A couple of interesting tidbits from the news on this, the third of April.
First, from the brilliant and always-worth-reading Dr. Sowell, on a topic that has been the subject of endless discussion of late: Guns Save Lives. Excerpt:
The defensive use of guns is usually either not discussed at all in the media or else is depicted as if it means bullets flying in all directions, like the gunfight at the OK Corral. But most defensive uses of guns do not involve actually pulling the trigger.
If someone comes at you with a knife and you point a gun at him, he is very unlikely to keep coming, and far more likely to head in the other direction, perhaps in some haste, if he has a brain in his head. Only if he is an idiot are you likely to have to pull the trigger. And if he is an idiot with a knife coming after you, you had better have a trigger to pull.
Surveys of American gun owners have found that 4 to 6 percent reported using a gun in self-defense within the previous five years. That is not a very high percentage but, in a country with 300 million people, that works out to hundreds of thousands of defensive uses of guns per year.
Yet we almost never hear about these hundreds of thousands of defensive uses of guns from the media, which will report the killing of a dozen people endlessly around the clock.
I have personally prevented myself from being the victim of robbery twice, both times by simply revealing that I was in the possession of a loaded firearm. That possession was illegal on both occasions, but since the statute of limitations on both events is long past I feel free to say they happened in Chicago in 1981, and in St.Louis in 1988. On the first occasion I was approached by a single youth with a knife, on the second by several youths armed with nothing more than ill intent.
On both occasions I carried a heavy .45 caliber revolver. On both occasions I did no more than sweep the same long Army-surplus trenchcoat aside to reveal the holstered revolver. The gun never cleared leather; my hand never touched the grip. On both occasions the confronting punks turned and walked away. No shots fired, no shouting, no news media involved – and no crime, barring my illegal carry of a gun. Now, in my own Colorado, I carry legally (a piece of sensible policy the increasingly irrational Colorado legislature has not yet undone) should such an occasion arise now, when times find me older and slower than I was then.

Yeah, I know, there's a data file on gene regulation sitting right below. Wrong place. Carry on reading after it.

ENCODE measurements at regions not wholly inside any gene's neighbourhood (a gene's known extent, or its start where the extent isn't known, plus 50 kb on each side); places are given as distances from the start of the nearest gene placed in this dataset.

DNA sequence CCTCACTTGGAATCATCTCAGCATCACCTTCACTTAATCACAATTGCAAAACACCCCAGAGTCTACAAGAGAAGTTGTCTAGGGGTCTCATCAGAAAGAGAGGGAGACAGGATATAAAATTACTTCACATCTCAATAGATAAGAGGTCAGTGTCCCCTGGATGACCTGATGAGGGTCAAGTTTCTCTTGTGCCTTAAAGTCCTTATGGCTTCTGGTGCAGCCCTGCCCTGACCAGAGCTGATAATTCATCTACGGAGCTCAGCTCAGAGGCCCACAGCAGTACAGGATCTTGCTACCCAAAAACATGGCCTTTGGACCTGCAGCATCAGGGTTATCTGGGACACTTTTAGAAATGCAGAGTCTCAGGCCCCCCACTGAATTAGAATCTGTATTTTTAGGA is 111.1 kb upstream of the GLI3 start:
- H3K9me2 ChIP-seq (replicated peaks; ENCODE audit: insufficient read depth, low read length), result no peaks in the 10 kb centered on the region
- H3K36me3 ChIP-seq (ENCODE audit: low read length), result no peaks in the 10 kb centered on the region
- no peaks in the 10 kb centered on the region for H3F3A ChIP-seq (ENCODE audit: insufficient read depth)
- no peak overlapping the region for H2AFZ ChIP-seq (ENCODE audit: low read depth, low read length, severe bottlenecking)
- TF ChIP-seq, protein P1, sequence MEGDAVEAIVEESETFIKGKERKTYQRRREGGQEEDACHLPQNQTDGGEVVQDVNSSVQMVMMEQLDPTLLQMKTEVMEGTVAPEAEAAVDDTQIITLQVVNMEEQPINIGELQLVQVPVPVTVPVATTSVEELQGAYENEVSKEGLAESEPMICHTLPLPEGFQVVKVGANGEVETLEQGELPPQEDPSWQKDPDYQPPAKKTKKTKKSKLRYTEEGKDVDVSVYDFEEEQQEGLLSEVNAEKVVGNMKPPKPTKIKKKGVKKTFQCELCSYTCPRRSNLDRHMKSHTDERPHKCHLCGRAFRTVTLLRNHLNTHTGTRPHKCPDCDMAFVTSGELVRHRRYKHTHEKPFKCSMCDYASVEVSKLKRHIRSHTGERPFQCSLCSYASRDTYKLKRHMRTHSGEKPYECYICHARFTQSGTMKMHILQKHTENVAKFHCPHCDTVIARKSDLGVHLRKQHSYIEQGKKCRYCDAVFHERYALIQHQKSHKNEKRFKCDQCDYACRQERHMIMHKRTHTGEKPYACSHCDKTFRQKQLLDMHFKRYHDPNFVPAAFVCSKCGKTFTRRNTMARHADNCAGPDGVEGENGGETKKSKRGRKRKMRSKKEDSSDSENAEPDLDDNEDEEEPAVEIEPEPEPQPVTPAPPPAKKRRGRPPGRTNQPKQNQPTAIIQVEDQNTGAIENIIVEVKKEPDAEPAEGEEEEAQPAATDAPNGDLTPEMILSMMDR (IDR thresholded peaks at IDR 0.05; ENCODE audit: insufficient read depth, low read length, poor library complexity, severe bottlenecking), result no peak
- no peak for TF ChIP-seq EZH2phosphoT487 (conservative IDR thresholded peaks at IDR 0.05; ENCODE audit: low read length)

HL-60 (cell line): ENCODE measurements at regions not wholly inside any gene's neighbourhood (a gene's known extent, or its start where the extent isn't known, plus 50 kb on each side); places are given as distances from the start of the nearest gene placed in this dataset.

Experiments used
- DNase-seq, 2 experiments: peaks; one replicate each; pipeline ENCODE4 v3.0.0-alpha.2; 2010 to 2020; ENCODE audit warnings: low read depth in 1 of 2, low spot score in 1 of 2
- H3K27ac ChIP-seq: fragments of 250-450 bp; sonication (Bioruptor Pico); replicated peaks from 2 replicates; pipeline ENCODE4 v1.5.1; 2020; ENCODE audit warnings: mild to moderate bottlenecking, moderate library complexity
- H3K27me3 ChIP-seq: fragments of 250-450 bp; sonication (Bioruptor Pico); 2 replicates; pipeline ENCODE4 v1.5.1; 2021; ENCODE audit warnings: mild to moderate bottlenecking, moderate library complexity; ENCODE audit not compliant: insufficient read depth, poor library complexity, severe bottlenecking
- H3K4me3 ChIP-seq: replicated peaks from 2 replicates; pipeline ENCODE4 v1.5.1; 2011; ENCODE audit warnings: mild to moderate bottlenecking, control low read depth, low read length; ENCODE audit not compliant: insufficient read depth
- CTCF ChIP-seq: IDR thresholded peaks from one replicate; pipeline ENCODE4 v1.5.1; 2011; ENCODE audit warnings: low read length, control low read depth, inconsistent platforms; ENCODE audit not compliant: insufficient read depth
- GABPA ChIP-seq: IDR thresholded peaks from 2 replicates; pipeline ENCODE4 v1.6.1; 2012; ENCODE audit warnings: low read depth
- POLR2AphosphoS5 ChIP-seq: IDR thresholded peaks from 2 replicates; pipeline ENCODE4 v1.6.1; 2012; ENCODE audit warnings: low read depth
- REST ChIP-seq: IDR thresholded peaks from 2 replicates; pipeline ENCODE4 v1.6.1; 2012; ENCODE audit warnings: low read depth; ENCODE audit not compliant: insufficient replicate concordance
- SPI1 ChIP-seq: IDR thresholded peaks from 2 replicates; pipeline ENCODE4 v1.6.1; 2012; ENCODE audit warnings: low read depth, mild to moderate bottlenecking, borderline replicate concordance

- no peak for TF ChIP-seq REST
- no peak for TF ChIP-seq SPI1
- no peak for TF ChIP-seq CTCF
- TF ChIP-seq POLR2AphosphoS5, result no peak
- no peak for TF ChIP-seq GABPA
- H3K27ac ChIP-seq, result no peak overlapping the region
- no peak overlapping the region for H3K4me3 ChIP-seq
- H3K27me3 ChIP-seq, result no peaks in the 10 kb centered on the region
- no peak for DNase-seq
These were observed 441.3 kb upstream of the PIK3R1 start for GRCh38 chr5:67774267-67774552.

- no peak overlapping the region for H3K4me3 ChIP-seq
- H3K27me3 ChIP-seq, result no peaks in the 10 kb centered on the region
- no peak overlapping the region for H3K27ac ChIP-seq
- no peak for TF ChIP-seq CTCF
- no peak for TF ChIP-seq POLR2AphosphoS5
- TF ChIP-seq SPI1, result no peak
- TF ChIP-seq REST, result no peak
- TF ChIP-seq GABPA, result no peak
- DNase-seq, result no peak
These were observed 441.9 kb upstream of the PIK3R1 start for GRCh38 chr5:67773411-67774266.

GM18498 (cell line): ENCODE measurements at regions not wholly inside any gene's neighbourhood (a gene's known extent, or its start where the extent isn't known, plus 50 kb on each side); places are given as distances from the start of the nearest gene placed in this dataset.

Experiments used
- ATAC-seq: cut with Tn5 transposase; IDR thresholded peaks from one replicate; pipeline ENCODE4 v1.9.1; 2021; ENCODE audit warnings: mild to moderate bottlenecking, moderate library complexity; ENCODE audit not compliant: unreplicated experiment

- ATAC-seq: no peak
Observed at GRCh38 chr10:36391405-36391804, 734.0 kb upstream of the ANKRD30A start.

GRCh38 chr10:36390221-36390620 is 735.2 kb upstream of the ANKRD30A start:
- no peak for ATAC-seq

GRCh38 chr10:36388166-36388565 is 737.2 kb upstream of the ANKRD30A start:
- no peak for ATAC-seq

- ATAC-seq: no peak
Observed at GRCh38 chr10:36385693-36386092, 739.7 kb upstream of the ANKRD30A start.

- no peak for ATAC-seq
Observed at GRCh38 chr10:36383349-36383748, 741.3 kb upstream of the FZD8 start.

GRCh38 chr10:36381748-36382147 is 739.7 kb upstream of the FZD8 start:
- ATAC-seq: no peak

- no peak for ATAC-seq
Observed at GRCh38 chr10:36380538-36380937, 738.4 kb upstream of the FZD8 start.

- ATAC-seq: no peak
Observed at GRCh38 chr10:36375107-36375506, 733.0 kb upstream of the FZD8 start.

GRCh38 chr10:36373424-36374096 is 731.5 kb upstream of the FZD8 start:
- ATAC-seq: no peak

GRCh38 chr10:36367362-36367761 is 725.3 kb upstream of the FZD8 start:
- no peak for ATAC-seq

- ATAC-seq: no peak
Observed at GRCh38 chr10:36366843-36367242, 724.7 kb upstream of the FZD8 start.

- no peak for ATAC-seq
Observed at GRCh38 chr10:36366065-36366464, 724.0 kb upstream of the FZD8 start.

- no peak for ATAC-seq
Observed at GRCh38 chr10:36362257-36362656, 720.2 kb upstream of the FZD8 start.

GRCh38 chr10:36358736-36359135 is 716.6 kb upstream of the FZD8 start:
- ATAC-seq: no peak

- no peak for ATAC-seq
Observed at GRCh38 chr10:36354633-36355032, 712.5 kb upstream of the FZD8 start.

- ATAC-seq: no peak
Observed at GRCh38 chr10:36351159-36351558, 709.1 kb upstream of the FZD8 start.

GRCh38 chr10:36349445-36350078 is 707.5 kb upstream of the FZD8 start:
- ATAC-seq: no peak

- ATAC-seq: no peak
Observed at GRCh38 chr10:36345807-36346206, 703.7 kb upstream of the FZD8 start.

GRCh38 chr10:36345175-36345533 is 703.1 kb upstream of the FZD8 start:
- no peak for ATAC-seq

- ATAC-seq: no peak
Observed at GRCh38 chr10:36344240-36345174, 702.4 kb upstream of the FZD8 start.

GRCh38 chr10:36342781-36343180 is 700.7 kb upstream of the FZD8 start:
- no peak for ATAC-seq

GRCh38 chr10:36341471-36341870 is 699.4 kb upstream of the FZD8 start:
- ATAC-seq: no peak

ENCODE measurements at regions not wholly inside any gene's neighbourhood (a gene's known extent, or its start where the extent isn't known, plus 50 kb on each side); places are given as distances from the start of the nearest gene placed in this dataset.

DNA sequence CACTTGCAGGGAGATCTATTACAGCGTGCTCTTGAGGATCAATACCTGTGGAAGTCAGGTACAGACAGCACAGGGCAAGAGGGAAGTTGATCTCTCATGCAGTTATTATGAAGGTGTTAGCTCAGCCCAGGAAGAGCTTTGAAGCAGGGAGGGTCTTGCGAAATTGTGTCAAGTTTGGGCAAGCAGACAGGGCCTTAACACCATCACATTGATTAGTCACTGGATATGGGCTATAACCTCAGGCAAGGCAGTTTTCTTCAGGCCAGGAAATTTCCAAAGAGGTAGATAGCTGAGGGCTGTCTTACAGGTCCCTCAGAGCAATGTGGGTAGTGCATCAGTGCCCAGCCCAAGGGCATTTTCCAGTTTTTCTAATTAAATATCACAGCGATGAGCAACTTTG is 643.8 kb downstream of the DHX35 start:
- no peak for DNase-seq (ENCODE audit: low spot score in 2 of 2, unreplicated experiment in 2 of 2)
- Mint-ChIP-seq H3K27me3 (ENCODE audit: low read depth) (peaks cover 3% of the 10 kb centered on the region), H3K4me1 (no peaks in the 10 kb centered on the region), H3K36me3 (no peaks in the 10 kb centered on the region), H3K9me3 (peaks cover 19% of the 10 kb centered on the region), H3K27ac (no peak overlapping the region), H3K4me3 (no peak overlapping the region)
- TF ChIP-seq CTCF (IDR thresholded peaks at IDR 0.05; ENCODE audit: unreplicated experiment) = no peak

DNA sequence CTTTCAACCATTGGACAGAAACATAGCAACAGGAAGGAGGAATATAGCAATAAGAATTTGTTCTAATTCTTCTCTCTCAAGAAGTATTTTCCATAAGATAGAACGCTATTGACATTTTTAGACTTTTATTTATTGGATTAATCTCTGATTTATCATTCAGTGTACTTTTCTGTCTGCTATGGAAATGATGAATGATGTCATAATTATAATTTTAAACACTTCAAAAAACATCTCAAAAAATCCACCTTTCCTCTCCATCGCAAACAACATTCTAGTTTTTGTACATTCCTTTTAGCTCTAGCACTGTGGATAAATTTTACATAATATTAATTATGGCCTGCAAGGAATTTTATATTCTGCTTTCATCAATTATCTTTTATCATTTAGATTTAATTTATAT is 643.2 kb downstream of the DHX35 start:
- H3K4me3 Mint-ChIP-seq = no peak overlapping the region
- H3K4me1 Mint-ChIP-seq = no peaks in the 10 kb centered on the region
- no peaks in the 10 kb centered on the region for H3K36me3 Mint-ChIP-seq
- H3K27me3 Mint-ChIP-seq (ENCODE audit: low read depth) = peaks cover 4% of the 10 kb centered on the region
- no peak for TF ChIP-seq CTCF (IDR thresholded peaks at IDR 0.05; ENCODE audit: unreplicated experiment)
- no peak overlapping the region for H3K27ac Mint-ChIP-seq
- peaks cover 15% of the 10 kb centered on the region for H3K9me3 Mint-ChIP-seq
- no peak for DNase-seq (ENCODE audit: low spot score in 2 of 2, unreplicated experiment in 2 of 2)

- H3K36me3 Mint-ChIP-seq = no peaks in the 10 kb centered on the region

As the saying goes, “I’m too young to die and tool old to get my ass kicked.”
Moving along: Have a read of the latest from the inestimable Dr. Victor Davis Hanson, America in the Age of Myth. Excerpt:
In the last thirty years, I have probably spoken 200 times at a coastal university of some sort, most of which were on the Eastern seaboard. I spent eight years at UC Santa Cruz and Stanford. I go to Palo Alto every week to work, and often lecture or teach in southern California.
So I know the Bay Area and Los Angeles almost as well as I know the San Joaquin Valley and the culture of the Eastern seaboard. I talk sometimes with the media, academics, foundation heads, a few in entertainment, and some politicians. All are coastal-based. Here is what I’ve learned over the last three decades about the mythologies of our national oligarchy.
There is a liberal coastal aristocrat, but he is really not very liberal, at least in the sense of his regressive life not matching his progressive rhetoric. His views are mostly conditioned on his education, salary, and material circumstances. Put the coastal aristocrat in charge of a 7-Eleven in Stockton, and his therapeutic view would turn tragic quite quickly. And that fear is why he rarely goes to either a 7-Eleven or Stockton.
And it is the attitudes aptly described by Dr. Hanson that have driven the Golden State to insolvency.